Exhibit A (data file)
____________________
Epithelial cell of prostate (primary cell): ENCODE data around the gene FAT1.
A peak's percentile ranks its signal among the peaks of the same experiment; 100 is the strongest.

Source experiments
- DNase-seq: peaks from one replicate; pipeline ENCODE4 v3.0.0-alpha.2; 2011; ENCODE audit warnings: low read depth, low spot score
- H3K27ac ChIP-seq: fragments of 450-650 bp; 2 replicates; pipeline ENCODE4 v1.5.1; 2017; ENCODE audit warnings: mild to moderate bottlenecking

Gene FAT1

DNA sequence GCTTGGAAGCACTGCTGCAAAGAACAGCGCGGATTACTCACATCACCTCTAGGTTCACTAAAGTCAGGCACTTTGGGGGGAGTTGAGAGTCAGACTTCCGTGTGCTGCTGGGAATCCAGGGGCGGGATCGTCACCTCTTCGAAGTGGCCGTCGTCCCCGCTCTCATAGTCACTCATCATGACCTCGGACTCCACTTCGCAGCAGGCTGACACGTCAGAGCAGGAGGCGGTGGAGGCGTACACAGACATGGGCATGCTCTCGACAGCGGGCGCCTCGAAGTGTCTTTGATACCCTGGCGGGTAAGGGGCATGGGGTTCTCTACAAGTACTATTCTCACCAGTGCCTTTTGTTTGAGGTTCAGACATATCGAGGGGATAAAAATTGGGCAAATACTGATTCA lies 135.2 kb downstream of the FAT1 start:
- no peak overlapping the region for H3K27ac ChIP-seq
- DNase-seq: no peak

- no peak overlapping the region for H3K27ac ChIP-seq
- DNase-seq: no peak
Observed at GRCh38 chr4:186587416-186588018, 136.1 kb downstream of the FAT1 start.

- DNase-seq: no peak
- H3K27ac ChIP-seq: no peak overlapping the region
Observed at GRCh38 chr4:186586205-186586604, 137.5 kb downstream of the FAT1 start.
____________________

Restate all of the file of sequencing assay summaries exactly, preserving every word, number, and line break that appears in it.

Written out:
Epithelial cell of prostate (primary cell): ENCODE data around the gene FAT1.
A peak's percentile ranks its signal among the peaks of the same experiment; 100 is the strongest.

Source experiments
- DNase-seq: peaks from one replicate; pipeline ENCODE4 v3.0.0-alpha.2; 2011; ENCODE audit warnings: low read depth, low spot score
- H3K27ac ChIP-seq: fragments of 450-650 bp; 2 replicates; pipeline ENCODE4 v1.5.1; 2017; ENCODE audit warnings: mild to moderate bottlenecking

Gene FAT1

DNA sequence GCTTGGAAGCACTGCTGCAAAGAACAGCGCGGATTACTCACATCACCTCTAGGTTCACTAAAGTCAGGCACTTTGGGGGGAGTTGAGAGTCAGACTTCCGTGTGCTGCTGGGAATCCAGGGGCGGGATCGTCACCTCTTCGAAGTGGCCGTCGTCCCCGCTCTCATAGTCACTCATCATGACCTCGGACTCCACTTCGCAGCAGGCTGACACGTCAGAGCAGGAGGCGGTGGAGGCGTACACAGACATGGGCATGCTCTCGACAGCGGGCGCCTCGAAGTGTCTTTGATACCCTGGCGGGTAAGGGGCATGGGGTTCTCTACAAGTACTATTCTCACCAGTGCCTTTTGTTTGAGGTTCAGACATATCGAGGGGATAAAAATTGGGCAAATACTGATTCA lies 135.2 kb downstream of the FAT1 start:
- no peak overlapping the region for H3K27ac ChIP-seq
- DNase-seq: no peak

- no peak overlapping the region for H3K27ac ChIP-seq
- DNase-seq: no peak
Observed at GRCh38 chr4:186587416-186588018, 136.1 kb downstream of the FAT1 start.

- DNase-seq: no peak
- H3K27ac ChIP-seq: no peak overlapping the region
Observed at GRCh38 chr4:186586205-186586604, 137.5 kb downstream of the FAT1 start.